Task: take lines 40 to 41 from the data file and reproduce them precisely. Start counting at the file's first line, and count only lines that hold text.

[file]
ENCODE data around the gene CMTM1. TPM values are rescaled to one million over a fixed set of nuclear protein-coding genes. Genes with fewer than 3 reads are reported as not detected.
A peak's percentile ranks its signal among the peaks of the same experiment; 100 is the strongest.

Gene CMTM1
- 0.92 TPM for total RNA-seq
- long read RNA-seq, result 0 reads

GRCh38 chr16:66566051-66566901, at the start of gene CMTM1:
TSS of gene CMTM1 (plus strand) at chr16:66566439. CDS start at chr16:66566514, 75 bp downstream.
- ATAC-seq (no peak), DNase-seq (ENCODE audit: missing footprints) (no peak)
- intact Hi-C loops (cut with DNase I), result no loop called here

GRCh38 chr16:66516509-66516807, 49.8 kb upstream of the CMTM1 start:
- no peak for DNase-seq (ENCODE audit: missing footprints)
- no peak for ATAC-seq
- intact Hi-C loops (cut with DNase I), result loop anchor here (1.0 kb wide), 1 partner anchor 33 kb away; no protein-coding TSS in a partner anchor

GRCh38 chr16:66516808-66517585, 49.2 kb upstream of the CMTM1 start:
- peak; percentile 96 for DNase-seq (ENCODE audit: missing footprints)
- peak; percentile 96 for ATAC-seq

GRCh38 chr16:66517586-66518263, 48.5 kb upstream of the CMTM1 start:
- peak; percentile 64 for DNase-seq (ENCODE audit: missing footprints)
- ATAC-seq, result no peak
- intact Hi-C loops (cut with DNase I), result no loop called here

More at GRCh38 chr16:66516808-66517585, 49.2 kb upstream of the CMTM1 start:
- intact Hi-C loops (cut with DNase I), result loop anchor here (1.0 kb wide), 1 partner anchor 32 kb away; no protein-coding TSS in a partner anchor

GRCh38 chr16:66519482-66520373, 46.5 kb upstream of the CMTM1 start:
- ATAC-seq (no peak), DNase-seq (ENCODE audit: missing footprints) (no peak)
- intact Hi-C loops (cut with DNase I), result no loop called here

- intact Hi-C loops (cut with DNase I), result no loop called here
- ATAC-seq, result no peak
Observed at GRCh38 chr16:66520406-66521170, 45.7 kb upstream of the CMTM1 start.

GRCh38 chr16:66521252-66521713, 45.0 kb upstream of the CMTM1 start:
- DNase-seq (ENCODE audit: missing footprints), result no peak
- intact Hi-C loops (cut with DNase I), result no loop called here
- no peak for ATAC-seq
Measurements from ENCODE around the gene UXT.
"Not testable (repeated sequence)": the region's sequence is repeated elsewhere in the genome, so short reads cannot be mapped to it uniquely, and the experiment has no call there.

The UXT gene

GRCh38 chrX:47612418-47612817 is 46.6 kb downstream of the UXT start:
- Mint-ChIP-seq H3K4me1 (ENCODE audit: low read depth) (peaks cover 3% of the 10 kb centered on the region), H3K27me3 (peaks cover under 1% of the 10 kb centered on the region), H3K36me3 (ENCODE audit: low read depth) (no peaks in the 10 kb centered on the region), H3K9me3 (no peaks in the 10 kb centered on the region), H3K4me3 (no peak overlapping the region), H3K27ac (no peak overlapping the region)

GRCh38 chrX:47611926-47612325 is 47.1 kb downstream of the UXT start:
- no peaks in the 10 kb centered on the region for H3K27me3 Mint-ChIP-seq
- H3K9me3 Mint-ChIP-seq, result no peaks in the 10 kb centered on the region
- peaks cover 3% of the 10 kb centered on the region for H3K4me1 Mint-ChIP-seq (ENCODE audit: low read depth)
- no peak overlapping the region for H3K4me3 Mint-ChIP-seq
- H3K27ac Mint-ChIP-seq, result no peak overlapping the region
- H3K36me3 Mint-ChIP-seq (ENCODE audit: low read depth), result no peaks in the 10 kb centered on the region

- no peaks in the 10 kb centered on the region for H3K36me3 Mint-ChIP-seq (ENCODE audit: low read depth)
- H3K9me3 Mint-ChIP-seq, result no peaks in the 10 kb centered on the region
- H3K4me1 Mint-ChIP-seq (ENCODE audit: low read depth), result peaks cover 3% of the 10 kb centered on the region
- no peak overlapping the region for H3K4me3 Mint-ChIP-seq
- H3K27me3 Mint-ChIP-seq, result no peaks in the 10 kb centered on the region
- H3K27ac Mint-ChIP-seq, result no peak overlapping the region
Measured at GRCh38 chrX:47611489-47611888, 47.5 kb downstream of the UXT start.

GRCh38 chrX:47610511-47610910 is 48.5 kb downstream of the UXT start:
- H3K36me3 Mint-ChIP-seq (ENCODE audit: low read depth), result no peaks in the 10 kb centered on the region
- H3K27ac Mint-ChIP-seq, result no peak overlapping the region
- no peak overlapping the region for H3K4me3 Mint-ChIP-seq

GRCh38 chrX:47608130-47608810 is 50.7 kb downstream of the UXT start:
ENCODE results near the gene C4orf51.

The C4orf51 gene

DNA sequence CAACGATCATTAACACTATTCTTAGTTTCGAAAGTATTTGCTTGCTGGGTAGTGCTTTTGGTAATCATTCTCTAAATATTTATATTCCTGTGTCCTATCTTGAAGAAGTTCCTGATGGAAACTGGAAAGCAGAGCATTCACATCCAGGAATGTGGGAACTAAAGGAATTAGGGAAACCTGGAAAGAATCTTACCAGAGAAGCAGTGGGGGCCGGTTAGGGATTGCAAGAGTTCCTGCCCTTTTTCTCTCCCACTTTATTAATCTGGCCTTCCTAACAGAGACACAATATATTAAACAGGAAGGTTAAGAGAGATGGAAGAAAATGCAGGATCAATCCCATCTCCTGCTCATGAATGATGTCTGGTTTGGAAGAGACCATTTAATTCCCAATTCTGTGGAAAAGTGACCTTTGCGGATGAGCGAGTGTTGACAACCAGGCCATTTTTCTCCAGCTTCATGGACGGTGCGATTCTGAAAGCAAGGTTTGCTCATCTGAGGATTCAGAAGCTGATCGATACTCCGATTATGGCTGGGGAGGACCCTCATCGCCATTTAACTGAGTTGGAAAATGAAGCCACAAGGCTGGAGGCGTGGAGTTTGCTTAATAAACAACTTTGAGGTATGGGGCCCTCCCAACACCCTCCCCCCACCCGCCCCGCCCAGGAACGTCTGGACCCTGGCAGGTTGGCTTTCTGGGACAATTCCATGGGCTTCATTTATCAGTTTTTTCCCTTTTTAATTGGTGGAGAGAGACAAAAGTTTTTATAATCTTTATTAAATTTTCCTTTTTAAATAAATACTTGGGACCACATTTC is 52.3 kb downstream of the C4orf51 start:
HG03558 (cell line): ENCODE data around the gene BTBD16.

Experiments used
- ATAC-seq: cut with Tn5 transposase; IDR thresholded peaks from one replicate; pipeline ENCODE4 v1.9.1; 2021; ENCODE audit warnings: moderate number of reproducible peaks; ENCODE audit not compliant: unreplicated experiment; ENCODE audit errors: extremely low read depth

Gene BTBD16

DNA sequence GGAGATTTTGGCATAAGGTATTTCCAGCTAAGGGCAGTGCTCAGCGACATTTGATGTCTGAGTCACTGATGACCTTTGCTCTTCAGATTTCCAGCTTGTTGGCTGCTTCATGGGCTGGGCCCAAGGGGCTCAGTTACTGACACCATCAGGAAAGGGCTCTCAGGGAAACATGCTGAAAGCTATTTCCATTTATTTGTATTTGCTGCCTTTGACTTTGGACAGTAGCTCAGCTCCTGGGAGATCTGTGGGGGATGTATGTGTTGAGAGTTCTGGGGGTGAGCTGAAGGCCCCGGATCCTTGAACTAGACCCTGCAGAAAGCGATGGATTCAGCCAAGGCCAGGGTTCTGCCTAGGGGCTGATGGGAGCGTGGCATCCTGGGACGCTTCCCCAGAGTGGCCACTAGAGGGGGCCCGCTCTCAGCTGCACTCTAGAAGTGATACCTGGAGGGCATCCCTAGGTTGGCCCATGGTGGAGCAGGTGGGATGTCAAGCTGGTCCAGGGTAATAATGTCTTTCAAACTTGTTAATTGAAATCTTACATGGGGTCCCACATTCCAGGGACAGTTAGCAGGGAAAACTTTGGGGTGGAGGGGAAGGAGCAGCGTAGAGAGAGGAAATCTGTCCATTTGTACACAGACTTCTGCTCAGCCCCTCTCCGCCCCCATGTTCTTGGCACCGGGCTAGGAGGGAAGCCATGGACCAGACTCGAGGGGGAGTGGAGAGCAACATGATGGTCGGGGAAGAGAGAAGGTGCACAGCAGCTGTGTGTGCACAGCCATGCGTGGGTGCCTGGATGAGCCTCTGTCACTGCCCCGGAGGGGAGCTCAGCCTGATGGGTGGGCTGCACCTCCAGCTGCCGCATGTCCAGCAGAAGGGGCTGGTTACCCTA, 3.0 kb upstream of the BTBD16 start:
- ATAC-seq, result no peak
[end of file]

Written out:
- H3K9me3 Mint-ChIP-seq, result no peaks in the 10 kb centered on the region
- peaks cover 3% of the 10 kb centered on the region for H3K4me1 Mint-ChIP-seq (ENCODE audit: low read depth)